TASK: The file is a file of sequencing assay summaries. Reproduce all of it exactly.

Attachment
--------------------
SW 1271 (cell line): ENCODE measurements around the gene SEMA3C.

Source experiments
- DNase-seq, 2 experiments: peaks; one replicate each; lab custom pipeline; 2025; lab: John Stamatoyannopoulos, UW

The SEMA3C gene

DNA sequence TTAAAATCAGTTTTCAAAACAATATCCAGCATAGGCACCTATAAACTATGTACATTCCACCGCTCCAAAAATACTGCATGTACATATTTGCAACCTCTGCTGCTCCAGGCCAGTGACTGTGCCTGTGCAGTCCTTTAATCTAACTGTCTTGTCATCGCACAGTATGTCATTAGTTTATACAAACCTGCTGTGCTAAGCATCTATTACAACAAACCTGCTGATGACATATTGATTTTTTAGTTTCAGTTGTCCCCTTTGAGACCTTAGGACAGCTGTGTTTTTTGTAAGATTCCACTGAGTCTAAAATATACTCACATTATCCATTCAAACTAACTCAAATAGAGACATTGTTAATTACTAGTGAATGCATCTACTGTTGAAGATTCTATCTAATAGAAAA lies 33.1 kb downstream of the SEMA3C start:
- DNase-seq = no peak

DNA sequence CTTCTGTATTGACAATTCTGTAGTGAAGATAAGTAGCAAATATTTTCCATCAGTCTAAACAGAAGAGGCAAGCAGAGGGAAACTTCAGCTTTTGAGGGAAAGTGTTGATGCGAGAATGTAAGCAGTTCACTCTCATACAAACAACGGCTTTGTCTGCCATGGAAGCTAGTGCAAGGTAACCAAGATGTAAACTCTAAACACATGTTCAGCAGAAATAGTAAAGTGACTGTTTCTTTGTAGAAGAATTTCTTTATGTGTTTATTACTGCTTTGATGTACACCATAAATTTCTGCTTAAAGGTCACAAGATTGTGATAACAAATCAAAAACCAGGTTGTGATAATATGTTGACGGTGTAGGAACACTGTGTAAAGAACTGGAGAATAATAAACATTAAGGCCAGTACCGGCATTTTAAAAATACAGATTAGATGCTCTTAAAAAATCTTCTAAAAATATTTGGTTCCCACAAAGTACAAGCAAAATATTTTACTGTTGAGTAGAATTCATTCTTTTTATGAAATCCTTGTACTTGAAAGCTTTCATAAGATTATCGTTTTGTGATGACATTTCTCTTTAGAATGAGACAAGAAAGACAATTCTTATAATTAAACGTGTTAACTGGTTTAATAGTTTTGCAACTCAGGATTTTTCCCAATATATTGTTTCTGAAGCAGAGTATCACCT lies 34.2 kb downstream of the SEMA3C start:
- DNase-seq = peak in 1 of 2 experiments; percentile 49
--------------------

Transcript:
SW 1271 (cell line): ENCODE measurements around the gene SEMA3C.

Source experiments
- DNase-seq, 2 experiments: peaks; one replicate each; lab custom pipeline; 2025; lab: John Stamatoyannopoulos, UW

The SEMA3C gene

DNA sequence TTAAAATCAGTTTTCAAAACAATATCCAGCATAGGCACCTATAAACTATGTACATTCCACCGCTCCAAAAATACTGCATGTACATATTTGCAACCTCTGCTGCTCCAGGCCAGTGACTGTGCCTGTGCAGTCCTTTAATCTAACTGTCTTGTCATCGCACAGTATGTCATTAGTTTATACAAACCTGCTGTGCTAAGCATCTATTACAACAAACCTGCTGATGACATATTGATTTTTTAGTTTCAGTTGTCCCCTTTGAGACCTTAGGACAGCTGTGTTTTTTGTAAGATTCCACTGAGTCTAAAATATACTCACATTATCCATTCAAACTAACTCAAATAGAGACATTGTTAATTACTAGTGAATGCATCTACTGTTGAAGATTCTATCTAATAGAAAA lies 33.1 kb downstream of the SEMA3C start:
- DNase-seq = no peak

DNA sequence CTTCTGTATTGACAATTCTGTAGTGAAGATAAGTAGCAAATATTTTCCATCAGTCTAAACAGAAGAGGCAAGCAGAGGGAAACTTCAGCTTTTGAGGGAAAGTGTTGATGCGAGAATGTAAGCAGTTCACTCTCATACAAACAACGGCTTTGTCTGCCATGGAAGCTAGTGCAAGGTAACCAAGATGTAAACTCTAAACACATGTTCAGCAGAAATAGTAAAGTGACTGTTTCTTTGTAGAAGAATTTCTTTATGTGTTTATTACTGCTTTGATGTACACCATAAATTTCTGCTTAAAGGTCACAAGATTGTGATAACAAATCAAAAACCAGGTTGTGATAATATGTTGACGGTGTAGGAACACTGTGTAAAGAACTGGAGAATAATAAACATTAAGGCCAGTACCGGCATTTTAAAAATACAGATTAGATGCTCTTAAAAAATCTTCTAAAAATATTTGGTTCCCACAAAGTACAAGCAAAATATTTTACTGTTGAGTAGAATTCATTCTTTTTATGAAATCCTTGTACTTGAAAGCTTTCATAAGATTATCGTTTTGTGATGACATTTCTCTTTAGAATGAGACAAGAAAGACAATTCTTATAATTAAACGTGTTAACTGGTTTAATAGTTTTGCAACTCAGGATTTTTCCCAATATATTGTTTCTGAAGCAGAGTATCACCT lies 34.2 kb downstream of the SEMA3C start:
- DNase-seq = peak in 1 of 2 experiments; percentile 49